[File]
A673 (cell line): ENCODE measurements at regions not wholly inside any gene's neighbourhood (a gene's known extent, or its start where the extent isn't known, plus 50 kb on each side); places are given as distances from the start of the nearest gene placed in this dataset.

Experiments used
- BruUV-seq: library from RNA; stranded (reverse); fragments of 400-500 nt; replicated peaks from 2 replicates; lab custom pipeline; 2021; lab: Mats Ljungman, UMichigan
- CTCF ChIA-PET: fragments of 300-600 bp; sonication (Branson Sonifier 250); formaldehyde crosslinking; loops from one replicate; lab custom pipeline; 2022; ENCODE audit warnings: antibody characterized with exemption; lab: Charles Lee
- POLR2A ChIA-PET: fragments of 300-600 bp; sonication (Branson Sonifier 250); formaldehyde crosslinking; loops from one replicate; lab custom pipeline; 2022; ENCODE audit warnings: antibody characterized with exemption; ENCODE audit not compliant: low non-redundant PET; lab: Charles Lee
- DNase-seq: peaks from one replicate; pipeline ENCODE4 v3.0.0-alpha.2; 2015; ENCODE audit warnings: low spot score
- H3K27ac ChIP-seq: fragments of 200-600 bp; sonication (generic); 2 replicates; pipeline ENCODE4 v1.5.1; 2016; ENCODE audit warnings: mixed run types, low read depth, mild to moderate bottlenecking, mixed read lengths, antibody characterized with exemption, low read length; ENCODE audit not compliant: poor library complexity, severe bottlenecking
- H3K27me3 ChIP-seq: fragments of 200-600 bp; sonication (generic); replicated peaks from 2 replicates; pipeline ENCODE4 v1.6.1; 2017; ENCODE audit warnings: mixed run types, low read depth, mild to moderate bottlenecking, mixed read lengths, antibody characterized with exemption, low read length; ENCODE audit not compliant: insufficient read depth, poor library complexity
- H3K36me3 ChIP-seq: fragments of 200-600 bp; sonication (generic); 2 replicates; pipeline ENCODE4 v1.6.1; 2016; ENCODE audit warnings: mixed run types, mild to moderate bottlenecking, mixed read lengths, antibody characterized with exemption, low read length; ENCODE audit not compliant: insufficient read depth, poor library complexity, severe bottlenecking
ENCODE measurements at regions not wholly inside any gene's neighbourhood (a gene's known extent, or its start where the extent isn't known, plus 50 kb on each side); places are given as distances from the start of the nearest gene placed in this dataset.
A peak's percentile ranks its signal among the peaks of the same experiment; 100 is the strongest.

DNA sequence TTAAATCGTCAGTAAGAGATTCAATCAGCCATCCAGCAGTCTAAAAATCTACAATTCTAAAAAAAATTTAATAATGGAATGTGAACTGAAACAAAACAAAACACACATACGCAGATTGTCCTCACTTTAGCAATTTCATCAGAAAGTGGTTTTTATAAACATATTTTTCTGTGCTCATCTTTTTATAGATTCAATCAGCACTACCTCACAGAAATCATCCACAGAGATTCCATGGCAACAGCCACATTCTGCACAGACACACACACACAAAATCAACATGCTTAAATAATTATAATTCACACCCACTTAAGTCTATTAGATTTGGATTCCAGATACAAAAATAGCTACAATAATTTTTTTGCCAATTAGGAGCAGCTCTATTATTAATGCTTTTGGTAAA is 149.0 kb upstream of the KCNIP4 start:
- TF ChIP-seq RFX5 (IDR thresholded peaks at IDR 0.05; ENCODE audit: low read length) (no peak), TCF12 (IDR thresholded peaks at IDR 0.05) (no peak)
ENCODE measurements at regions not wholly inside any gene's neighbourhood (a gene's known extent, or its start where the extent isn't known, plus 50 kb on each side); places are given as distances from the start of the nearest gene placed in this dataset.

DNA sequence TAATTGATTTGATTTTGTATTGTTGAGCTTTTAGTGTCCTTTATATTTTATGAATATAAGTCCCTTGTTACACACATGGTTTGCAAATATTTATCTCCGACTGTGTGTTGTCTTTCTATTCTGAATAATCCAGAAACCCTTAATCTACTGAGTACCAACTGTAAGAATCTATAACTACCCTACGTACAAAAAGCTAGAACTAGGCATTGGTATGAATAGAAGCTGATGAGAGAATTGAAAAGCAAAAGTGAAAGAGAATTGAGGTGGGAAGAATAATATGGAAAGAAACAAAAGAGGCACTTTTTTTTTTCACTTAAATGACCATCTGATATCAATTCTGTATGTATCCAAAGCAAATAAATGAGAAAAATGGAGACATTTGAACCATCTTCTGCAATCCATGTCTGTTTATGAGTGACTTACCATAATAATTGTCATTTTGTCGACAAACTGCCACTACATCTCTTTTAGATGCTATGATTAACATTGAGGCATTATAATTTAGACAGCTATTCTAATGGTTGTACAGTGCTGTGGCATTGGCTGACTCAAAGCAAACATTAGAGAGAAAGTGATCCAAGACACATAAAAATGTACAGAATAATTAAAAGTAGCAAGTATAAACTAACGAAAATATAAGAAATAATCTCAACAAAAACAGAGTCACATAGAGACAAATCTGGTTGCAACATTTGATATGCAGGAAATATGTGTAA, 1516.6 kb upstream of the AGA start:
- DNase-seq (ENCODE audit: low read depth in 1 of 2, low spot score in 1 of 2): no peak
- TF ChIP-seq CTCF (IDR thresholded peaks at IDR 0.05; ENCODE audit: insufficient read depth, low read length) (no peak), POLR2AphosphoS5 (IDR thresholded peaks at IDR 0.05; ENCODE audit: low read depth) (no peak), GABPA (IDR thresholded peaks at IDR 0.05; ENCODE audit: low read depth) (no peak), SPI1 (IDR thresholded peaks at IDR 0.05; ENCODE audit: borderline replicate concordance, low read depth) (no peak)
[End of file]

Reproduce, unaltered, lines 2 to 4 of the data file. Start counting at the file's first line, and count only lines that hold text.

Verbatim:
Experiments used
- BruUV-seq: library from RNA; stranded (reverse); fragments of 400-500 nt; replicated peaks from 2 replicates; lab custom pipeline; 2021; lab: Mats Ljungman, UMichigan
- CTCF ChIA-PET: fragments of 300-600 bp; sonication (Branson Sonifier 250); formaldehyde crosslinking; loops from one replicate; lab custom pipeline; 2022; ENCODE audit warnings: antibody characterized with exemption; lab: Charles Lee